CLEVELAND — It's a bumper crop of acorns this year for many of you across Northern Ohio. And this has you asking, "Mark, does this mean its going to be a rough Winter?"
For the past 200 years, popular folklore passed down from generation to generation says that a heavy acorn crop on your local oak tree is a sure-fire sign that the coming winter season is going to be a doozy!
But, is this true? Does a few extra acorns now predict the weather for the next few months?
Scientists have long known that fruit and nuts trees, and even some flowering plants, have a "super harvest." That means, every two to five years, fruit and nut-bearing trees around the region will produce an enormous crop, much larger than normal. But, research studies have really failed to come up with a solid reason why this happens.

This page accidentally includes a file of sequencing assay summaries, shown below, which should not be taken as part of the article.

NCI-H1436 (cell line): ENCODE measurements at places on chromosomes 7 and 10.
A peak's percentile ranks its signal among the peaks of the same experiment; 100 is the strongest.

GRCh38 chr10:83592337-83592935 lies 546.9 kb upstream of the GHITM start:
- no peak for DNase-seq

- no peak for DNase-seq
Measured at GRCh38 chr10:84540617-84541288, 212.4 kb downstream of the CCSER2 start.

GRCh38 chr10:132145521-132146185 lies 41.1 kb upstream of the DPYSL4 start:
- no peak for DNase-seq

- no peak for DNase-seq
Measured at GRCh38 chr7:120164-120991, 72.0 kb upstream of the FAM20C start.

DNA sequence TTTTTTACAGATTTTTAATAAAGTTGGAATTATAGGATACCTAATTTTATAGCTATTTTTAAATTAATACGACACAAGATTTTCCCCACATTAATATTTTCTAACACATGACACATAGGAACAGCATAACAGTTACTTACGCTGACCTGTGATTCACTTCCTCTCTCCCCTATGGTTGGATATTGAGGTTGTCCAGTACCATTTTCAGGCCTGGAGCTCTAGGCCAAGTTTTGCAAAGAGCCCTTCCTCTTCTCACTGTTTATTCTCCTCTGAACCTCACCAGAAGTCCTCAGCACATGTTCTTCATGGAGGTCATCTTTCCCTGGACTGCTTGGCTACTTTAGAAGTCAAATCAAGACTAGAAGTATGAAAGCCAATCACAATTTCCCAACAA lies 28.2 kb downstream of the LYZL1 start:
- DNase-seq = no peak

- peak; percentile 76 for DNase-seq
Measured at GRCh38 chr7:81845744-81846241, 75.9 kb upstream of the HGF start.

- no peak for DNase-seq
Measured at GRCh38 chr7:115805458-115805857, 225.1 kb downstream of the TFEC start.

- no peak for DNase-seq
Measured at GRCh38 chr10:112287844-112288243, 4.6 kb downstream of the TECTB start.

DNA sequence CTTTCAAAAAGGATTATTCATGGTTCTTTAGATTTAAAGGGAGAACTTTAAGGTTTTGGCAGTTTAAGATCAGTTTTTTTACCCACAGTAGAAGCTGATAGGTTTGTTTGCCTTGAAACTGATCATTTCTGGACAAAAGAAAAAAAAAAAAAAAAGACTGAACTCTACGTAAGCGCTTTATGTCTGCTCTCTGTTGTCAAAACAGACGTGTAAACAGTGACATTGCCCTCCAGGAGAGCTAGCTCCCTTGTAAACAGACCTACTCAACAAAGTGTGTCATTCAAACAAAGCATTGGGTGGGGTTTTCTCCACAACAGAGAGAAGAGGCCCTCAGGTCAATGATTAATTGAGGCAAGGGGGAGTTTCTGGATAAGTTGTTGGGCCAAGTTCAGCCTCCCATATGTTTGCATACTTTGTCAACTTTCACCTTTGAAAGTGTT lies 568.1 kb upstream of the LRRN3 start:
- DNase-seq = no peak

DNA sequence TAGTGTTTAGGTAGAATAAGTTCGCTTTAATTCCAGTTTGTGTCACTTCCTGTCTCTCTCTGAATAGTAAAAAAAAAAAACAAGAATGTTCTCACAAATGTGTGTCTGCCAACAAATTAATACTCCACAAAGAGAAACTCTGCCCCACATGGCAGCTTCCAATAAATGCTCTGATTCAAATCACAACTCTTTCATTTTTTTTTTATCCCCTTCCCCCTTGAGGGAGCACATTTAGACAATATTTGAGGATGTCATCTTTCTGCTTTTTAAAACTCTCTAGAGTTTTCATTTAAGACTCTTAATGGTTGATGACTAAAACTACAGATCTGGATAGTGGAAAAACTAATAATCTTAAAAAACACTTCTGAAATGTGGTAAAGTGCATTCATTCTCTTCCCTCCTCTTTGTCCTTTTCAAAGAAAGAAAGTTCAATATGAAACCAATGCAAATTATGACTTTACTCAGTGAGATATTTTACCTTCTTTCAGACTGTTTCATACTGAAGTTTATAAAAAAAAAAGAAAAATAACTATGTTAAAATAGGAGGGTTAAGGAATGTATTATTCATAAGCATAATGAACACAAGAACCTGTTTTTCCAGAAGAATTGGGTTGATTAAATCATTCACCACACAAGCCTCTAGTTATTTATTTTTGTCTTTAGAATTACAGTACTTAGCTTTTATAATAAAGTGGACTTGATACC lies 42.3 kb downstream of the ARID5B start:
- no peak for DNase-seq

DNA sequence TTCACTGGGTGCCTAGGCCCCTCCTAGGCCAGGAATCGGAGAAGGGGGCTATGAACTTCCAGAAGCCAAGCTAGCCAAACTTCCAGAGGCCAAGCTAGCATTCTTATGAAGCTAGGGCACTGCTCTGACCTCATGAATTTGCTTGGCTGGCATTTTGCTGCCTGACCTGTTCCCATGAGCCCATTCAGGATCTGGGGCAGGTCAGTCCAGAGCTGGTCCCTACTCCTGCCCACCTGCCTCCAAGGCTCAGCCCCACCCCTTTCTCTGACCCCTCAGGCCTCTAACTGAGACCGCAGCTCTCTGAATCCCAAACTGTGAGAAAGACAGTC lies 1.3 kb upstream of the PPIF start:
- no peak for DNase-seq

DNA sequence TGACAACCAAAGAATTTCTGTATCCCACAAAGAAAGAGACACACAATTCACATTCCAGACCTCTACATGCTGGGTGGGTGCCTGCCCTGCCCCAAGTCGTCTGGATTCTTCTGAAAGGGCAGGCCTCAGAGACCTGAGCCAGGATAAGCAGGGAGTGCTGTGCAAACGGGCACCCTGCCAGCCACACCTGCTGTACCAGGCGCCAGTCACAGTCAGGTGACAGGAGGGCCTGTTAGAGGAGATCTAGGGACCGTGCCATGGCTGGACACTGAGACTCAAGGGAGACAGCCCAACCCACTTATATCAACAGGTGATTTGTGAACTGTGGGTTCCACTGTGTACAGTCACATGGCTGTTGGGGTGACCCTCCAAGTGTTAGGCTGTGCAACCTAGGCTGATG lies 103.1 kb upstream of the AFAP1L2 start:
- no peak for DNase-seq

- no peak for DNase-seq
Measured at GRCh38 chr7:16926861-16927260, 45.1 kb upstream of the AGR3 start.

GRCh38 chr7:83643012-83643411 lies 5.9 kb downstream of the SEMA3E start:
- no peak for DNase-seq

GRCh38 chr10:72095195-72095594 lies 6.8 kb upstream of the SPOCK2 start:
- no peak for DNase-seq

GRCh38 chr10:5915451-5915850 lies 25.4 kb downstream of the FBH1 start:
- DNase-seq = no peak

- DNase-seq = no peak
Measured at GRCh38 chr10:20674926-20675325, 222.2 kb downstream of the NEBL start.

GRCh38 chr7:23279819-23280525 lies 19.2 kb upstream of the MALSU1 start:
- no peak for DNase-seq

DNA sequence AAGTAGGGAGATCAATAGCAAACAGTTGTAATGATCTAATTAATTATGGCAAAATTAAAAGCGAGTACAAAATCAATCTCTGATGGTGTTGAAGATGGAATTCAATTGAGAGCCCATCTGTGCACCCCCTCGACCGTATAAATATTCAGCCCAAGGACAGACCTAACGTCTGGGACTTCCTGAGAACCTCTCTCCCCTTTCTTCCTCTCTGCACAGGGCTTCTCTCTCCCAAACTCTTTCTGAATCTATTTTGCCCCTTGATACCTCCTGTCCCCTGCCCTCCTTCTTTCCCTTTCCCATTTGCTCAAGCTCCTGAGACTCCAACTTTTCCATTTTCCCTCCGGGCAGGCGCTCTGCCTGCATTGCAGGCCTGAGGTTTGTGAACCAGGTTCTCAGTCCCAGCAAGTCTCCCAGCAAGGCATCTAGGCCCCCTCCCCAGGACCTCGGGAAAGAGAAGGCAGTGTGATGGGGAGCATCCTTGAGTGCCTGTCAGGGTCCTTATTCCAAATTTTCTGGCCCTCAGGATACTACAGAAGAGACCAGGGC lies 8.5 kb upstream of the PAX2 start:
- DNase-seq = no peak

Some theorize that these trees have evolved to produce a bumper crop every few years because, during normal years, almost all of the "seeds" needed to grow new seedlings are gobbled up by forest critters such as squirrels, deer and turkey. The trees have evolved to produce an over-abundance of seeds every few years to insure that new trees will grow and the species will survive.
The weather is also responsible, at least in part, for these bumper crops. But, it's not the weather of the future, it's actually the weather of the past that can help produce a very large crop of acorns.
Most trees and shrubs form their fruit and flower blossoms that bloom in spring during the previous summer. Which means that this years fruit buds that produced a monster crop of acorns were actually formed by the tree August of 2018.
If the weather was warm and the rains abundant, then the tree was not stressed and formed enough fruit buds to produce this big acorn crop this year. Extremely dry summers tend to limit acorn production for the following year. In other words: you can thank this year's booming acorn crop on the weather...from last year.